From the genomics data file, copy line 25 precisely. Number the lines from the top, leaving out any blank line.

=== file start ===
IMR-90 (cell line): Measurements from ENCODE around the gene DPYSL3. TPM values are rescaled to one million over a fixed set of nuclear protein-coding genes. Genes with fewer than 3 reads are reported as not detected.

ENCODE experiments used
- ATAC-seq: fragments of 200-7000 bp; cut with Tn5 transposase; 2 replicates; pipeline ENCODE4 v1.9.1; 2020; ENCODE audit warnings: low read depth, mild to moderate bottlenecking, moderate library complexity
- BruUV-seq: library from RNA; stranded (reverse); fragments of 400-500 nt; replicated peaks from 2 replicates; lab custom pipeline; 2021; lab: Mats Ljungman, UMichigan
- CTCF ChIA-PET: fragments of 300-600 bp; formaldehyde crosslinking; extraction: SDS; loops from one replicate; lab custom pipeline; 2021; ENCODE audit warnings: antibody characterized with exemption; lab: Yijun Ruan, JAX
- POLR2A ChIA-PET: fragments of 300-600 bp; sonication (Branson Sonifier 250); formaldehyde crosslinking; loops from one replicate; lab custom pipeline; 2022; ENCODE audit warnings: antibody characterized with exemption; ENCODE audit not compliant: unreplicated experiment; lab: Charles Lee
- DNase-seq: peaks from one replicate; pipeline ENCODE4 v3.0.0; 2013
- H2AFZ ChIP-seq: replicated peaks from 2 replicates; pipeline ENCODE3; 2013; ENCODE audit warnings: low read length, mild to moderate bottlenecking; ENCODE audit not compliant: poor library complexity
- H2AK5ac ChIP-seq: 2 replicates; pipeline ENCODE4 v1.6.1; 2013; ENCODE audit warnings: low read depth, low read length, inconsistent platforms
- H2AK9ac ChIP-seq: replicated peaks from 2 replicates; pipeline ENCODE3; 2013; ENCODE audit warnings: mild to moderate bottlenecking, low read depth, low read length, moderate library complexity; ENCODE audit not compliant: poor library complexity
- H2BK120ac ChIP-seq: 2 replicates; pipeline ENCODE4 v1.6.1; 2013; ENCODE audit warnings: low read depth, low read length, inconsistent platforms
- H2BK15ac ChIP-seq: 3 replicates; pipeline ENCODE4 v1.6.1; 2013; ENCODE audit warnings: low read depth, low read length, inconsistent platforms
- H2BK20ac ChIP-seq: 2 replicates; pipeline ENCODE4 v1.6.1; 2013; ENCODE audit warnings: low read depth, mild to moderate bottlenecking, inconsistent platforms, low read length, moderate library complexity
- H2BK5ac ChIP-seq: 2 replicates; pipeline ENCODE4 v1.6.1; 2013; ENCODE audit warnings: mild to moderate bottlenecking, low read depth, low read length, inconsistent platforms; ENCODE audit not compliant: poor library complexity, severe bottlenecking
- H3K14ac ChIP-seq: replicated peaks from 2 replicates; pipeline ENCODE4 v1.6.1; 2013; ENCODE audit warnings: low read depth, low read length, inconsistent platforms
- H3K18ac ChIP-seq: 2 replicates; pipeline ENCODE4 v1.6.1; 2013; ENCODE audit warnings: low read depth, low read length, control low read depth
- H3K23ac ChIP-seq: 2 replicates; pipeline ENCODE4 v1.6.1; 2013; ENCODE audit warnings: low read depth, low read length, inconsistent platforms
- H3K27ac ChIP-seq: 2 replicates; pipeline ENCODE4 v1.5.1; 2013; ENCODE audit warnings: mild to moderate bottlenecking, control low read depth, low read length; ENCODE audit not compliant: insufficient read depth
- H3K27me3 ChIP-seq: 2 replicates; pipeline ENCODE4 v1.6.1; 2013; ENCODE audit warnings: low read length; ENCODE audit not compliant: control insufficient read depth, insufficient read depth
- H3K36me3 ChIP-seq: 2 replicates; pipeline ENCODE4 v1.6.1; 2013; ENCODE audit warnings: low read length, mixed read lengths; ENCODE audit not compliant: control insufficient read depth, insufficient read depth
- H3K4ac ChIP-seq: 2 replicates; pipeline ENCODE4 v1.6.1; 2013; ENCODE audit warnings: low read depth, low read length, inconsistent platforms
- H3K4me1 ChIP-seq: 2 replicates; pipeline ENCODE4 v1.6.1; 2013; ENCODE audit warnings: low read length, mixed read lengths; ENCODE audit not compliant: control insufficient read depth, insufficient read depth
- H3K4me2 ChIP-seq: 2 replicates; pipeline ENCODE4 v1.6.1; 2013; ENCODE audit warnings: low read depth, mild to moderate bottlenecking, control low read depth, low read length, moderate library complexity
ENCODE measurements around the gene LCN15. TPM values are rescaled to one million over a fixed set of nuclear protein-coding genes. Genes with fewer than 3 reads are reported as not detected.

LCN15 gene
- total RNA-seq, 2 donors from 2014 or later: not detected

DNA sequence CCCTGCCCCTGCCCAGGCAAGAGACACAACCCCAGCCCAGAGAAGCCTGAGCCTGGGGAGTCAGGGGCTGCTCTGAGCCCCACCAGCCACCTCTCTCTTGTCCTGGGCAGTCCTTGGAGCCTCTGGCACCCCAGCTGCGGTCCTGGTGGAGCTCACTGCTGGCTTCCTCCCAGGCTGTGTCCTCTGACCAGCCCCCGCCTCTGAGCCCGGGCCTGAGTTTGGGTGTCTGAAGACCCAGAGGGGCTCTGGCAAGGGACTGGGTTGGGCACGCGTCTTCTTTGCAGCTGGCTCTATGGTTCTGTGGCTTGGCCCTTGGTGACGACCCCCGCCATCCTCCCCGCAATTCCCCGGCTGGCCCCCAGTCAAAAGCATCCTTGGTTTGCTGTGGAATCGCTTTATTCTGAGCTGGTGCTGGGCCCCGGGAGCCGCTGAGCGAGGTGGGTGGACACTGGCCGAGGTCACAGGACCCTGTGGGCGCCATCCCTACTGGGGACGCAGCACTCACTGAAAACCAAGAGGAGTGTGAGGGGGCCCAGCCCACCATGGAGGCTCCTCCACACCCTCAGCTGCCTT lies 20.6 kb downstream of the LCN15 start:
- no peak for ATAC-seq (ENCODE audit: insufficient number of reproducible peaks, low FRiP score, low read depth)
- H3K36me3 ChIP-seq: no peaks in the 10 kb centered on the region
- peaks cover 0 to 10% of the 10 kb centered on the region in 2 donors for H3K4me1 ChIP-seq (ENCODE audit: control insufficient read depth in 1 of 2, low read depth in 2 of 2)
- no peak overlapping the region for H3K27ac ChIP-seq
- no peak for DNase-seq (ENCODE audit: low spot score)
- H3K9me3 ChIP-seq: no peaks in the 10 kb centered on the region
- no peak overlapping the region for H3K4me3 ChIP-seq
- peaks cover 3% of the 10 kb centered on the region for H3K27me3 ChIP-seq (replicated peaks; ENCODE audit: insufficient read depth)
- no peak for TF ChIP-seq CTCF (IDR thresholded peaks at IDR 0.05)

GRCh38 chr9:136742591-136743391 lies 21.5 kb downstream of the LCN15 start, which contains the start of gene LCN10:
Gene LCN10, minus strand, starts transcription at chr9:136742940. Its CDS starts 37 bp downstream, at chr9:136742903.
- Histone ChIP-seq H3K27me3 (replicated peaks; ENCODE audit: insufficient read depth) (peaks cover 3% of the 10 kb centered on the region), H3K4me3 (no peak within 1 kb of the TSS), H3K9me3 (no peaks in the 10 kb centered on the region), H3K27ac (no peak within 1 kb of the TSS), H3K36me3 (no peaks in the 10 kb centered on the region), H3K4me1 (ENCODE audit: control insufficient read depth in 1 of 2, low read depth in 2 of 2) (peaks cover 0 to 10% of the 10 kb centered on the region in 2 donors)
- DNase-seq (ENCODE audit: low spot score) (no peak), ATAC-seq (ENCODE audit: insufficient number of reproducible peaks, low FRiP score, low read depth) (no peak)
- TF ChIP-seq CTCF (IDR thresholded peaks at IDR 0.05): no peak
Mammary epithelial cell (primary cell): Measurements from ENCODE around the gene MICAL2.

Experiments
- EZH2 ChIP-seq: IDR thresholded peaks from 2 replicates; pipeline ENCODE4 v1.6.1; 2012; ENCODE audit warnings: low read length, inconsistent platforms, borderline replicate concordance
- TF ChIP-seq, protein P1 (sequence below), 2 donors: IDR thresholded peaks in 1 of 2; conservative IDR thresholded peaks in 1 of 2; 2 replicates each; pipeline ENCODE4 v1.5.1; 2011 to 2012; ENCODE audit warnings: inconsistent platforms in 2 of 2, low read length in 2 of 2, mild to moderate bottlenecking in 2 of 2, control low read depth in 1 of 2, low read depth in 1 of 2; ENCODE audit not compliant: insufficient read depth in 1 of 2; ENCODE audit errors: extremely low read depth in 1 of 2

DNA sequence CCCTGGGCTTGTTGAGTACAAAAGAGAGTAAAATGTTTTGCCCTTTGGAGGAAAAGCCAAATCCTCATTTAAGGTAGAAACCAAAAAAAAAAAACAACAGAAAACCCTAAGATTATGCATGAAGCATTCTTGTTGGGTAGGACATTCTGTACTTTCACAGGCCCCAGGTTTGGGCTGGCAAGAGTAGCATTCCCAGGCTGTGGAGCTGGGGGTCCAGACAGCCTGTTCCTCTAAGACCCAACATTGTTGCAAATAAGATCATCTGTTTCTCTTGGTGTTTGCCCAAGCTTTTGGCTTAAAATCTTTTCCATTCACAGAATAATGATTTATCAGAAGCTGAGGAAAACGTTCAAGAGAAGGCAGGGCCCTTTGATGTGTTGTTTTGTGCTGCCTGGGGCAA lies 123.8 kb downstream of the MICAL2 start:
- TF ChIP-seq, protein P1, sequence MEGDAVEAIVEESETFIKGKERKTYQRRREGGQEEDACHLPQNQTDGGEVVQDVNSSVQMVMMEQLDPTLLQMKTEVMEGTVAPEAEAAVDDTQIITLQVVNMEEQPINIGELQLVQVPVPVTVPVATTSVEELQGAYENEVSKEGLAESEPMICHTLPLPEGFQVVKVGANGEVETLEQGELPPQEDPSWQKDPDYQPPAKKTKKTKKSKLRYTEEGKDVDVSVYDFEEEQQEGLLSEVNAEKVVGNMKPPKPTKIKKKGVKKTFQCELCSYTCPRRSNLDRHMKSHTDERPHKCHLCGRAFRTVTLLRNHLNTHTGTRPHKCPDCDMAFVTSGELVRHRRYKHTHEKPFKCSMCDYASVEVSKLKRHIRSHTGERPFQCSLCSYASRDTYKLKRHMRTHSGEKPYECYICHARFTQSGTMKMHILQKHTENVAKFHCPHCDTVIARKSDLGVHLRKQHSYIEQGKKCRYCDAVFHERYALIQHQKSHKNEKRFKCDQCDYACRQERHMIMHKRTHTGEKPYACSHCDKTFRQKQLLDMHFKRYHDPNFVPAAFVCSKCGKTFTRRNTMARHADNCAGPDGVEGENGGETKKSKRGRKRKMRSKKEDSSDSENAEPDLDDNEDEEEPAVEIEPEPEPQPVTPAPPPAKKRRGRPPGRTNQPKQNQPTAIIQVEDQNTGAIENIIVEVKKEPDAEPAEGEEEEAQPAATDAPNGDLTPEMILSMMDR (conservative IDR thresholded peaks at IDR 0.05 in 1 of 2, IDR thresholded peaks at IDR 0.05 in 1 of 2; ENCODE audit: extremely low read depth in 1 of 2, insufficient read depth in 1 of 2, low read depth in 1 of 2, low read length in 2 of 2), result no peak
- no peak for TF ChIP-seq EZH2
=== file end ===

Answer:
LCN15 gene